Will Robotic Mandates End Responsive Teaching?
As an education blogger, I have a long, never-ending list of things I can’t wait to share with readers, all about responsive, best practice teaching. Some are things that teachers at my own school are currently trying out, some are tips and advice I want to pass along to you from my own learning and experience. There is just SO MUCH to explore in the world of literacy!
Blogging rules dictate that I’m supposed to pay attention to something called “search engine optimization.” Simply put, it’s a term that means I’m supposed to do all kinds of keyword plugging according to trending topics in order to get more readers, based on what Google predicts to be popular in a given week. In other words, robotic content. I put zero time into that, because it feels very disingenuous to me. I’m just here to provide support, regardless of how many clicks I get.
Because even if I help just ONE person, I’m happy.
I’m not here for the masses. I’m here for the few that truly, truly want to grow as educators. And because you’ve found your way to this blog, that, my friend, is YOU!
This is why you’ll never see me develop products for TPT. Don’t get me wrong, there’s a lot there that’s super helpful. I myself have spent so much on that site over the years, I’m certain my husband would divorce me if he had any idea. But selling products is not what I’m here for.
What I’m here for is to serve others. To coach them through their difficult literacy conundrums. To be the cheerleader every teacher needs and deserves. To help think through challenging instructional puzzles in order to keep responsive teaching front and center.
To be your thought partner so you don’t have to do it alone.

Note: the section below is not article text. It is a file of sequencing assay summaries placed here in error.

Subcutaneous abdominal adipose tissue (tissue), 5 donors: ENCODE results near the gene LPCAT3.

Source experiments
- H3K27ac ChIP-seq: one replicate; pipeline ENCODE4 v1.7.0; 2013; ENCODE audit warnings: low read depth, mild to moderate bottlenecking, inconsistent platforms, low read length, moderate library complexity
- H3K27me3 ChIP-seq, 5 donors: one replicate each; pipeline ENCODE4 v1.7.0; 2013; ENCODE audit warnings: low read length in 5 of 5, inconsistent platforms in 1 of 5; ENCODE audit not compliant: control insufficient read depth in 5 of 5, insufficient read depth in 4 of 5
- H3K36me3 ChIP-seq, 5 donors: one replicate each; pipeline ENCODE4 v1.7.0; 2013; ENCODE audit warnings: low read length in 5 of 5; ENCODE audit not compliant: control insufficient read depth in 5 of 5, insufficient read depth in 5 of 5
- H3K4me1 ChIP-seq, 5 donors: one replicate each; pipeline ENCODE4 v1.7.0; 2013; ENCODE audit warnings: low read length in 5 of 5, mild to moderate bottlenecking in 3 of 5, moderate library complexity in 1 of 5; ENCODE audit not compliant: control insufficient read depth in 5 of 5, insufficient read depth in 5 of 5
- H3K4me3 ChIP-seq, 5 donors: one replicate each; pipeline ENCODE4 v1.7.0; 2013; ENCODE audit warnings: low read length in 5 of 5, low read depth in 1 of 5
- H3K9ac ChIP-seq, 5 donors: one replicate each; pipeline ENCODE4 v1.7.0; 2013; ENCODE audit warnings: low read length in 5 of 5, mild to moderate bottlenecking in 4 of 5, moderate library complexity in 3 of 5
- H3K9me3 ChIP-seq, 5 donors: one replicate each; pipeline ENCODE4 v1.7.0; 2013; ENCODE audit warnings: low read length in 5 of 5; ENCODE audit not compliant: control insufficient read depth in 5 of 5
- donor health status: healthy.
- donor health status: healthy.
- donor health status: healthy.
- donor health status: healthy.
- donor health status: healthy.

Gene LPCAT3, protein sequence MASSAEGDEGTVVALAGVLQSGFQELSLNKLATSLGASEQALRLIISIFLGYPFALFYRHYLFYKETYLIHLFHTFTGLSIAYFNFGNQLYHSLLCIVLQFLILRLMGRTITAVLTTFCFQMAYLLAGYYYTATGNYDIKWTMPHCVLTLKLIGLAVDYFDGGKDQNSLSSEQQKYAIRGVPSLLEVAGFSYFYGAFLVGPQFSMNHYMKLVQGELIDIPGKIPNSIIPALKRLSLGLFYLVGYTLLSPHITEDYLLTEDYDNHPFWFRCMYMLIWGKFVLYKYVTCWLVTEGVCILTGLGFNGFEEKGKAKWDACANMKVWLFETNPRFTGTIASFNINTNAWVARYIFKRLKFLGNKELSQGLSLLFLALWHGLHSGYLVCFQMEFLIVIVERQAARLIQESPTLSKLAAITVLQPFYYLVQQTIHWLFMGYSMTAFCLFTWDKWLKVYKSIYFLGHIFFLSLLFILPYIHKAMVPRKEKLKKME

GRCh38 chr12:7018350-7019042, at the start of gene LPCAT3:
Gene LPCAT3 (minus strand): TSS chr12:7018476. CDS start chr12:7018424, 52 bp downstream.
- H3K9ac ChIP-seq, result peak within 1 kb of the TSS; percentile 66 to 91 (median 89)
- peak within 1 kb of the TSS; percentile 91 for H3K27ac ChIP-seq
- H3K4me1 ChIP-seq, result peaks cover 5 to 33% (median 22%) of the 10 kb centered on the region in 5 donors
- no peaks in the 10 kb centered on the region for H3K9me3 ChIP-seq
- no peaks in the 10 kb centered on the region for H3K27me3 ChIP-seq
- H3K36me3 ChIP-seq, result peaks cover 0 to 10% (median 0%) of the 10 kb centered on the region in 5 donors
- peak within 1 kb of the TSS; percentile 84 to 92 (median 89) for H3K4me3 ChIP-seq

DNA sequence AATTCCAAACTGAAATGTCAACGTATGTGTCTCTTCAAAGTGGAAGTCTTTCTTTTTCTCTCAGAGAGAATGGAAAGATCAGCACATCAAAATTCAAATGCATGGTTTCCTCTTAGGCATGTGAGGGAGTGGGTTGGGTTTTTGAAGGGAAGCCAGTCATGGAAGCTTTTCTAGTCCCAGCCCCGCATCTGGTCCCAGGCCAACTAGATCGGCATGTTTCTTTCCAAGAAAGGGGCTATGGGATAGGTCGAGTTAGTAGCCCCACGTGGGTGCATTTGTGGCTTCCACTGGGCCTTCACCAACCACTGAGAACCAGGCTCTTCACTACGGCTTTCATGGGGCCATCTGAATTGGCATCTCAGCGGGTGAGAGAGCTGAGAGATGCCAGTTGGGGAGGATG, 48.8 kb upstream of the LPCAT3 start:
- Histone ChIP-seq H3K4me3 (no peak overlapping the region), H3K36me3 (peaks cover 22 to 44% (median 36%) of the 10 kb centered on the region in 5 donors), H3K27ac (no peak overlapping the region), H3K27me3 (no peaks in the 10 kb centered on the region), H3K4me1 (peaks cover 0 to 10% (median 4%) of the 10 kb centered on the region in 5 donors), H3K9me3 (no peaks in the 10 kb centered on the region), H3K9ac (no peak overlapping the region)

So there’s no need for printables. Dreaming up downloads of things just to make a quick buck is NOT what I’m about. (Have you seen the about-face so many teacherpreneurs on TPT have done? They’ve completely changed philosophies in order to keep the cash stream flowing. So unethical.)
This post is not to teach you a single thing. I don’t care that the title is too long for Google to approve of, I don’t care that there are no keywords in it to help the algorithm push it in front of people. Because YOUR eyes are on it, and that is all that matters.
This post isn’t a teaching post. It’s a post to rally you, to cheer you on.
Because it’s going to get very, very rocky in literacy.
My state, most likely yours too, is in the midst of some very abrupt and very sweeping changes to literacy instruction. They won’t all be bad, but they will be a lot. And we’ll ALL have to make some very hard decisions about what matters most as we figure out how to juggle it all.
So, as my own state and district embark on this era of swift, untested change, I’m thinking hard about what will be non-negotiable for me as an educator. I’m thinking about what I will steadfastly hold onto and not give up, for myself or for my school–and most of all–for students.
Here’s what I’ll never let go of for kids:
- Joy for reading. I will always bring in incredible books to share with kids, and I will always work hard to help them find books that speak to them, that they can get lost in.
- Time for reading. Transition times and lessons themselves might have to be even tighter. Lessons might even have to be broken up into two days instead of one. But I will NOT stand in the way of kids reading for volume, stamina, and most of all, enjoyment.
- Read alouds for pure enjoyment and interactive read alouds to build all manner of critical thinking. Just about anything can be taught through read alouds!
- Writing. Real writing, for a decent chunk of time, where choice and voice is paramount.